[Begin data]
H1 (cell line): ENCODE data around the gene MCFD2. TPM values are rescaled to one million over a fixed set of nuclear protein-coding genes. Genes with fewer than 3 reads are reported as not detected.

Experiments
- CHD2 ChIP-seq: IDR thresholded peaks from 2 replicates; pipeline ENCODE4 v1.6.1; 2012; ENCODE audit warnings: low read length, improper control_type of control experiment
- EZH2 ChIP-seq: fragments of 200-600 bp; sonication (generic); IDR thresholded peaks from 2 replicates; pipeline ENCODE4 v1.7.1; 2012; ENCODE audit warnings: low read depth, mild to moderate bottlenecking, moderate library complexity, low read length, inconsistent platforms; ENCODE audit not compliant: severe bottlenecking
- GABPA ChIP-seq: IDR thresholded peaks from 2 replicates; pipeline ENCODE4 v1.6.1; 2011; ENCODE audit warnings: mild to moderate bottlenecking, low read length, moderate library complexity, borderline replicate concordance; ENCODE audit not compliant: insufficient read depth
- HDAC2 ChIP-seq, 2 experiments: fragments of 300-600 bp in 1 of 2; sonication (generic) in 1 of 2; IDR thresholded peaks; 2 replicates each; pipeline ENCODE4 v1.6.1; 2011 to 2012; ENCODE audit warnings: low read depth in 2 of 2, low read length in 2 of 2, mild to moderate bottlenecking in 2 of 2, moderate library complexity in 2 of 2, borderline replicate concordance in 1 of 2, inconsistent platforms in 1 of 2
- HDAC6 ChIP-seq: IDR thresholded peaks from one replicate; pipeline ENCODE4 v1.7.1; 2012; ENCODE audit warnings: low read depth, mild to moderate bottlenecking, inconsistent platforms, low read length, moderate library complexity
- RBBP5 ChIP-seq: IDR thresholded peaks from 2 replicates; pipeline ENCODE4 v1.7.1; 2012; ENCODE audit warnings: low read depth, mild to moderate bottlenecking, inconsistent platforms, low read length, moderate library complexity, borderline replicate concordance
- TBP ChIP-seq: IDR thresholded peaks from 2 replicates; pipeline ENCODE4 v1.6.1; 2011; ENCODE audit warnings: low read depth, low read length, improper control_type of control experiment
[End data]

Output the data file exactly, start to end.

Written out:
H1 (cell line): ENCODE data around the gene MCFD2. TPM values are rescaled to one million over a fixed set of nuclear protein-coding genes. Genes with fewer than 3 reads are reported as not detected.

Experiments
- CHD2 ChIP-seq: IDR thresholded peaks from 2 replicates; pipeline ENCODE4 v1.6.1; 2012; ENCODE audit warnings: low read length, improper control_type of control experiment
- EZH2 ChIP-seq: fragments of 200-600 bp; sonication (generic); IDR thresholded peaks from 2 replicates; pipeline ENCODE4 v1.7.1; 2012; ENCODE audit warnings: low read depth, mild to moderate bottlenecking, moderate library complexity, low read length, inconsistent platforms; ENCODE audit not compliant: severe bottlenecking
- GABPA ChIP-seq: IDR thresholded peaks from 2 replicates; pipeline ENCODE4 v1.6.1; 2011; ENCODE audit warnings: mild to moderate bottlenecking, low read length, moderate library complexity, borderline replicate concordance; ENCODE audit not compliant: insufficient read depth
- HDAC2 ChIP-seq, 2 experiments: fragments of 300-600 bp in 1 of 2; sonication (generic) in 1 of 2; IDR thresholded peaks; 2 replicates each; pipeline ENCODE4 v1.6.1; 2011 to 2012; ENCODE audit warnings: low read depth in 2 of 2, low read length in 2 of 2, mild to moderate bottlenecking in 2 of 2, moderate library complexity in 2 of 2, borderline replicate concordance in 1 of 2, inconsistent platforms in 1 of 2
- HDAC6 ChIP-seq: IDR thresholded peaks from one replicate; pipeline ENCODE4 v1.7.1; 2012; ENCODE audit warnings: low read depth, mild to moderate bottlenecking, inconsistent platforms, low read length, moderate library complexity
- RBBP5 ChIP-seq: IDR thresholded peaks from 2 replicates; pipeline ENCODE4 v1.7.1; 2012; ENCODE audit warnings: low read depth, mild to moderate bottlenecking, inconsistent platforms, low read length, moderate library complexity, borderline replicate concordance
- TBP ChIP-seq: IDR thresholded peaks from 2 replicates; pipeline ENCODE4 v1.6.1; 2011; ENCODE audit warnings: low read depth, low read length, improper control_type of control experiment